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WiFi Setup Can Be Tricky
Help Lacking to Configure Home Networks


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By Daniel Greenberg
Special to The Washington Post
Sunday, April 20, 2003; Page H08

Before you can unplug and play with a WiFi network, you have to set up your wireless gear. And, despite recent improvements, it's not quite a simple and safe path yet on the PC, as we found while testing new WiFi access points from D-Link, Linksys, Netgear and Microsoft.

All four devices sell for less than $140; two are under $100. They include firewalls to stop online break-in attempts and double as Ethernet routers, which means that any PCs in the same room as an access point can share an ultra-fast wired connection while the access point broadcasts a WiFi signal to elsewhere in the house.

Their biggest improvement, however, consists of replacing cumbersome network-setup screens with only slightly confusing installation wizards that configure an access point in minutes. (Apple's pricier AirPort, by contrast, has offered a simple setup for years.)

But although these four WiFi devices all did fine with the core job of distributing an Internet connection throughout a house, they left plenty of ways for things to go awry.

D-Link's Enhanced 2.4-GHz Router DI-614+, $99, doesn't even need an installation CD-ROM. Plug the boxy device into your PC's Ethernet point, open a Web browser and type in the access point's Internet protocol address to run its embedded installer routine, which copies the necessary network settings over for you. The access point can be managed with Macs and Linux machines as well as those running Windows.

The only confusing installation moment came when the manual indicated we'd have to enter some configuration information that the access point had already found on its own.

If all of the PCs in your house use the right model of D-Link hardware, the access point supports the company's faster "AirPlus" modification of WiFi. We saw transfer speeds maybe a third faster than normal WiFi using this proprietary technology, which alone may make D-Link an appealing choice among techies -- if, that is, their machines don't already include WiFi receivers from other vendors.

Microsoft's Wireless Base Station MN-500 ($139, Win 98 or newer) was almost as simple to set up. Its CD installation software detected our setup quickly and correctly. But it needs a live broadband connection to do this. Otherwise, you have to puzzle through things "by hand" in Microsoft's Base Station Management Tool software. Microsoft provides a full, printed manual rather than an electronic copy, plus the option of saving your new wireless network's settings to a floppy disk to save time later on -- but only floppy, not USB key chain, e-mail, CD-R or any other medium. So if your laptop lacks a floppy drive this will be of limited use.

The Linksys EtherFast Wireless AP + Cable/DSL Router (Win 95 or newer, $130) can be set up in two ways. If your broadband connection is up, a CD-based install wizard will sniff out its settings for you. Otherwise, the setup guide shows where you need to click in Windows 95 through Millennium Edition, 2000 and XP. It's not pretty, but it's well explained and it won't leave you hanging.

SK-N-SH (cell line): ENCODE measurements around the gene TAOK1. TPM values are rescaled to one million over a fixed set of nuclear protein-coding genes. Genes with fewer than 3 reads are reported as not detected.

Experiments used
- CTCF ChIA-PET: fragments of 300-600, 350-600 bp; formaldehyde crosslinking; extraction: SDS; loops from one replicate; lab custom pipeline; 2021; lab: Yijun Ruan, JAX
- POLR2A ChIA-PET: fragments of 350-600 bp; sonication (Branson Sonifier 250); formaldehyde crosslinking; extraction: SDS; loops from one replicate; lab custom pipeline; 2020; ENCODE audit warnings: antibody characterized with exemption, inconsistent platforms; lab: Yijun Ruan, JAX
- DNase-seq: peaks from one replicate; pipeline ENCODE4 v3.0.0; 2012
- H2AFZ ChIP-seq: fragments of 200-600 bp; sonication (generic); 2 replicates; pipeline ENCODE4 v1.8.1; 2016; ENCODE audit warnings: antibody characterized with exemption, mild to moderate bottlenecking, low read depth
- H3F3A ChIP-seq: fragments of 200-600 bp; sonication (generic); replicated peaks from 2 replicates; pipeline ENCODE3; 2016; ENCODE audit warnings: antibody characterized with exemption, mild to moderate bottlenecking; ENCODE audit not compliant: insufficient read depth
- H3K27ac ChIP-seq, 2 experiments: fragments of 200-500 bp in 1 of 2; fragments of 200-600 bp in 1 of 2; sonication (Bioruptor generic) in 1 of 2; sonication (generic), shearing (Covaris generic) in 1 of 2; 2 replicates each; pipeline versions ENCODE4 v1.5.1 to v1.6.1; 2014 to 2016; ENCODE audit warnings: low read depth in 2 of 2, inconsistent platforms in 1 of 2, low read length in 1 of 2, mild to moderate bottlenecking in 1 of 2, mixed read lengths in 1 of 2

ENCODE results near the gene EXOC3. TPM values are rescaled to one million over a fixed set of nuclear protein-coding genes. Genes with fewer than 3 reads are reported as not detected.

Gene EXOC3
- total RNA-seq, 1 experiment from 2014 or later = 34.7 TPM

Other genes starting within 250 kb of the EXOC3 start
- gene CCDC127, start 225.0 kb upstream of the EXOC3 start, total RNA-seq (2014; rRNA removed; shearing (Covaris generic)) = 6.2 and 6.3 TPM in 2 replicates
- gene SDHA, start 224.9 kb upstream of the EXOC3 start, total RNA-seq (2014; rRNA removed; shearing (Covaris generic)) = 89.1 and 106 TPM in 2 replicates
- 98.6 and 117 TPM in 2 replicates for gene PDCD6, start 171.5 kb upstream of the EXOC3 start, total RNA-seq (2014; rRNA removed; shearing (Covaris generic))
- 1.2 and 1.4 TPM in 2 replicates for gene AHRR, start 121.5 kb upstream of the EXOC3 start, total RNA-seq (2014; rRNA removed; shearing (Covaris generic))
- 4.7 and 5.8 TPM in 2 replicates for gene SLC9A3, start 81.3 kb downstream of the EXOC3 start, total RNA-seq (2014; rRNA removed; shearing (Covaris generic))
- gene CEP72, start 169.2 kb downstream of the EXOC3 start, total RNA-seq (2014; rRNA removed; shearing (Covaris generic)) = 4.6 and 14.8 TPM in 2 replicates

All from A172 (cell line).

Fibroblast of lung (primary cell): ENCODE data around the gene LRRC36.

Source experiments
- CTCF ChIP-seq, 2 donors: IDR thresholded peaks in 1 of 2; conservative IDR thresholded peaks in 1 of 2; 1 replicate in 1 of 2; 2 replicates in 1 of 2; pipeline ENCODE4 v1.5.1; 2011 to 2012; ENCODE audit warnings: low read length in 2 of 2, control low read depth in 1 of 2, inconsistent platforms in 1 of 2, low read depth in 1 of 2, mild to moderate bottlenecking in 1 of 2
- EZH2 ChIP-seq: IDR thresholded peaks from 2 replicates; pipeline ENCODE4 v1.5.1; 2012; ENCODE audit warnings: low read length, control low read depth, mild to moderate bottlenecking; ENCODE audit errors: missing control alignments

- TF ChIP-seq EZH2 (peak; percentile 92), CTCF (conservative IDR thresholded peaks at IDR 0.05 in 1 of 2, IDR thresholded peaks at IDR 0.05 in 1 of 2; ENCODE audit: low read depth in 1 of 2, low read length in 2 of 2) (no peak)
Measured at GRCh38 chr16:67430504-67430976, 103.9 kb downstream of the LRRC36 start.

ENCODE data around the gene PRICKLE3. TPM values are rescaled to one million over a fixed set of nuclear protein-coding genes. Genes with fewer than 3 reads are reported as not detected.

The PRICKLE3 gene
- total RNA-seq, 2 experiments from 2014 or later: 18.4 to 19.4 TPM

Netgear's Cable/DSL Wireless Router MR814, $70, allows the same no-software setup as D-Link, but an install assistant supplements it, and a helpful printed guide to Internet service providers comes in the box. Netgear's setup tools are comprehensive but busy, trying to explain too many things at once. But the overall friendliness of this setup makes it the best pick for a beginner.

Once you have a WiFi network up, you should also guard it against snooping. But many WiFi kits neglect to turn on WEP (Wired Equivalent Privacy) encryption, which, although flawed and sometimes a drain on performance, is better than nothing. Of the four we tried, only Microsoft starts with WEP enabled.

Microsoft is right and the other vendors are wrong; there's no excuse for companies to ship their WiFi equipment with WEP inactive. D-Link gets some credit for offering a stronger, 256-bit level of WEP encryption -- but you have to turn it on yourself, a step that most people (to judge from the immense number of open access points we routinely see around town) won't do on their own.

Setting up an access point at the center of a wireless network is, unfortunately, only half the point. You still need to get other machines on the network and then get them sharing files and access to your printer. And that's where WiFi gear for Windows lets the user down.

The problem isn't adding a WiFi receiver to each PC -- you just stick a PC Card into a laptop or plug an adapter into a desktop's USB port. Nor is sharing Internet access difficult; most WiFi receivers will log on without a problem.

But file and printer sharing under Windows remains a maze of mysterious settings buried in different parts of the system, all of which must be set just so. Microsoft hasn't made a network as simple to set up as, say, a printer, and none of the manuals, Microsoft's included, contain a first-rate guide to configuring your first network. That's a shame, because for most home users, a WiFi system will be their first network. Home

© 2003 The Washington Post Company

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